Louhelen Schoolís Plan and Programs
by Rick Johnson and Barbara Johnson
Love: Why Creation Exists?
by Mehrzad Rouhani
The main gist of this presentation is about Love, Divine love, the purpose for creation and Love in the Writings. Basically God creates out of love. In the unapproachable station of His unknowable Oneness, The main gist of this presentation is about Love, Divine love, the purpose for creation and Love in the Writings. Basically God creates out of love. In the unapproachable station of His unknowable Oneness, wherein He alone is, He knows His love for that which comes into existence because He is Creator and because it is created by Him, is His reflection. We will look at the Hadith of "Thou wert a Hidden treasure" (kuntu-Kanzan-Makhfiyan). Now among His creatures He chooses one, the human being, for a special love: in us He reflects His whole `image', to us He says: "Know thou, that I ... have perfected through thee My bounty and have desired for thee that which I have desired for My Self." This image of God engraved within the individual, this divine trust entrusted to us, is the blessing and the challenge of our lives: it is our spiritual reality, our soul. This is the power, which drives us, is it also the power which drives the universe, does it make the "world go round" so to speak? Is it the love we know or is it something else? These are some of the questions we shall be pondering upon.
Spiritualizing Pedagogy: Mystical and Ontological Aspects of Bahá'í-inspired Education
by Roger Prentice
Can we create a spiritualizing pedagogy in a world that is culturally and religiously very diverse? Does the post-modern assertion that there can no longer be a (satisfying) grand narrative render such a project futile? In this presentation I will give an outline of my doctoral dissertation, which provides a Bahá'í-inspired model of education.
This autobiographically-derived, and narratively-voiced, thesis is one teacher's story. From that story a spiritualizing model of education is argued, toward making a paradigm shift. The suggested shift involves placing 'technical' learning within the context of being and becoming fully, and positively, human. Teaching then becomes a matter of enabling development of the individual's Caring, Creative and Critical abilities, developed within the Community (the 4Cs), inspired by the light of higher-order values -- the remainder being processes and content. The thesis makes an original contribution to educational knowledge through the educational life-story, and through making explicit a model out of that life-experience. The suggested model of spiritualizing pedagogy, called SunWALK, therefore is grounded in accounts of the writer's major educational life-events. In particular it presents epiphanous encounters undergone in meeting three 'discourse-communities': the Bahá'í Faith, the teaching of English, and Philosophy for Children. These are seen as providing the three intrapersonal 'voices' of human engagement, Caring, Creativity and Criticality, which correspondingly have three ways of knowing: the 'social-others-centred', the 'subjective-creative-mystical' and the 'objective-reasoning-scientific'. A fourth discourse-community, that of holistic education, is the educational sub-domain to situate the thesis.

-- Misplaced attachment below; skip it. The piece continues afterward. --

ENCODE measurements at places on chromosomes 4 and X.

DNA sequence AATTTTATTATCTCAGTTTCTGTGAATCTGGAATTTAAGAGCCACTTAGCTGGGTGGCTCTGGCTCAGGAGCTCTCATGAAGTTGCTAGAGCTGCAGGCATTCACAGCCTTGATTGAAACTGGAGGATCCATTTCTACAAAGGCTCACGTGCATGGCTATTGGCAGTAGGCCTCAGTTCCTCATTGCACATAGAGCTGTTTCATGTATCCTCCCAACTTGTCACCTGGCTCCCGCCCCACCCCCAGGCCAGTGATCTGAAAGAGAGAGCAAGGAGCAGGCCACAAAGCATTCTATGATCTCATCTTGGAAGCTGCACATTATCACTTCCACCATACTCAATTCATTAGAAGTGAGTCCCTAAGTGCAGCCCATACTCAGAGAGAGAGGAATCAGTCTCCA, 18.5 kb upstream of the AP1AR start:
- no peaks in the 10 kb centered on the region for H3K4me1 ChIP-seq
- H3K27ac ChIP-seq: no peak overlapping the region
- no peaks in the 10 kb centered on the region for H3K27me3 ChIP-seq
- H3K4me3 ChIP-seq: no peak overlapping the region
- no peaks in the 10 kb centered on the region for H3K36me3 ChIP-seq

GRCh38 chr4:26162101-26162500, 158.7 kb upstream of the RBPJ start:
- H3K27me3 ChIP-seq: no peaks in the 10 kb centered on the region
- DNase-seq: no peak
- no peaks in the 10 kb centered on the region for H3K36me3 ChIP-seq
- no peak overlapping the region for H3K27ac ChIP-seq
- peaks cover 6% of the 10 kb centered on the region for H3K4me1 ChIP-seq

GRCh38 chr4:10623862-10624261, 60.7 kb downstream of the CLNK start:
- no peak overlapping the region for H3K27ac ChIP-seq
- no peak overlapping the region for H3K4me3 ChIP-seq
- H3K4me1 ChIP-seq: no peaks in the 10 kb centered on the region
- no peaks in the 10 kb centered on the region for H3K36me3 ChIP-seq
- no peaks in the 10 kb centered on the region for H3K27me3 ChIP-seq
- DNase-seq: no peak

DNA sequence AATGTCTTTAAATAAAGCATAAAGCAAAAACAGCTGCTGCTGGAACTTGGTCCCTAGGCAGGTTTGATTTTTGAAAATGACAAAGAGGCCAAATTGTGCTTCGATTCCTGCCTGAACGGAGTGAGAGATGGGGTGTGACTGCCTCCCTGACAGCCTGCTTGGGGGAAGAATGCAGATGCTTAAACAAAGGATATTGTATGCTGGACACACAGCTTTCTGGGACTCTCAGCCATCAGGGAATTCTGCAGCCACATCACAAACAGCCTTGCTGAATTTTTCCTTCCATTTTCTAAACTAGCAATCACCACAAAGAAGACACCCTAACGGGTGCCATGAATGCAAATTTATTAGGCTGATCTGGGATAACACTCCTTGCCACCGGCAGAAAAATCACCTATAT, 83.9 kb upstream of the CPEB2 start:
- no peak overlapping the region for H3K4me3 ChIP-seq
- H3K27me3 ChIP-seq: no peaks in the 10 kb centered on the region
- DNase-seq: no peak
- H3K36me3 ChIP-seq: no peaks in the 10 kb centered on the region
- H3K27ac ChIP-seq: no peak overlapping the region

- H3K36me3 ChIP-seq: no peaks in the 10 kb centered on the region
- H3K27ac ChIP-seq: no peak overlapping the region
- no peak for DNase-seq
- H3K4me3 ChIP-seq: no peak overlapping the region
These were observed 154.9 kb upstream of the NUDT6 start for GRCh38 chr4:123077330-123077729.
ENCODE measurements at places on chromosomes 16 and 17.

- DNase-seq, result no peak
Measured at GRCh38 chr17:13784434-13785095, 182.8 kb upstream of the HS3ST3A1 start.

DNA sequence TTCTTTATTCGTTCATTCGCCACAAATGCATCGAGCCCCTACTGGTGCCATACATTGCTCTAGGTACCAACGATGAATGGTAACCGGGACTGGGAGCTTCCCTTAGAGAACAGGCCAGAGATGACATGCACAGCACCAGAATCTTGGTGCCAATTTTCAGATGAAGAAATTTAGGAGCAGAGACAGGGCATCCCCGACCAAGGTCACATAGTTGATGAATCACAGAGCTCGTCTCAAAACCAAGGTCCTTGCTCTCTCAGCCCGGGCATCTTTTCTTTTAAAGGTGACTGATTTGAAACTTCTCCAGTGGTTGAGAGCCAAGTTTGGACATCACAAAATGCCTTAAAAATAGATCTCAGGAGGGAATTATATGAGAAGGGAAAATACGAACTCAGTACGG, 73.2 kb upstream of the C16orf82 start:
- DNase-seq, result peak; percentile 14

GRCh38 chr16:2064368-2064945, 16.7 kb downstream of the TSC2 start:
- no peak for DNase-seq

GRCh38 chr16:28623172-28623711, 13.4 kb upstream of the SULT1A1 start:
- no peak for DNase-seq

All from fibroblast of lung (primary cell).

A conceptual framework for the model is outlined, using concepts gleaned from the four discourse-communities. A view of 'the Whole', and of heart-knowing, is presented, to counter-balance the conceptual. Heart-knowing, the 'subjective-creative-mystical', is seen as an innate, intuitive way of knowing, c.f. the methods of the 'objective-reasoning-scientific'. The third form, i.e. 'social knowing', is seen as deriving from the cultural, interpersonal, matrix of family and community relationships - internalized as Caring.
The conceptual and heart-knowing are brought together, via a 'conceptual-contemplative-conceptual' cyclical approach, using a 'Mandala Diagram'. The idea of 'Dialectical Spiritualization' is developed, as that which the four 'Cs' have in common.
Click here to read this paper online.
Survey of the Tablets of `Abdu'l-Bahá in the National Bahá'í Archives, Wilmette, A
by Robert Stockman
`Abdu'l-Bahá addressed thousands of tablets to Bahá'ís in the United States, many of which ended up in the National Bahá'í Archives in Wilmette, either as originals, facsimiles, or copies of translations. While the originals have been collected, microfilmed, and copies sent to Haifa, relatively little work has been done on the translations, which have been assembled into a single master collection of paper originals. Often the translation's date is the most reliable piece of information about when a tablet was revealed, since `Abdu'l-Bahá did not date His tablets until after 1912. The translation sometimes provides clues as to the meaning of the original Persian or Arabic text, since sometimes the translators were aware of context now lost or obscure. No effort has yet been made to match up the translations with the originals. The translations have not even been sent to Haifa for study there.
This presentation will provide a preliminary assessment of quantities of tablets and translations available, their accessibility, and their value. Dated copies of translations, in particular, are useful in studying the chronological development of themes in `Abdu'l-Bahá's writings, the way `Abdu'l-Bahá dealt with problems in the American Bahá'í community, how He assessed certain changes and developments in the community, and getting a sense of His general modus operandi. The translations provide a quick and relatively easily opened window into aspects of American Bahá'í history that otherwise are hard to assess.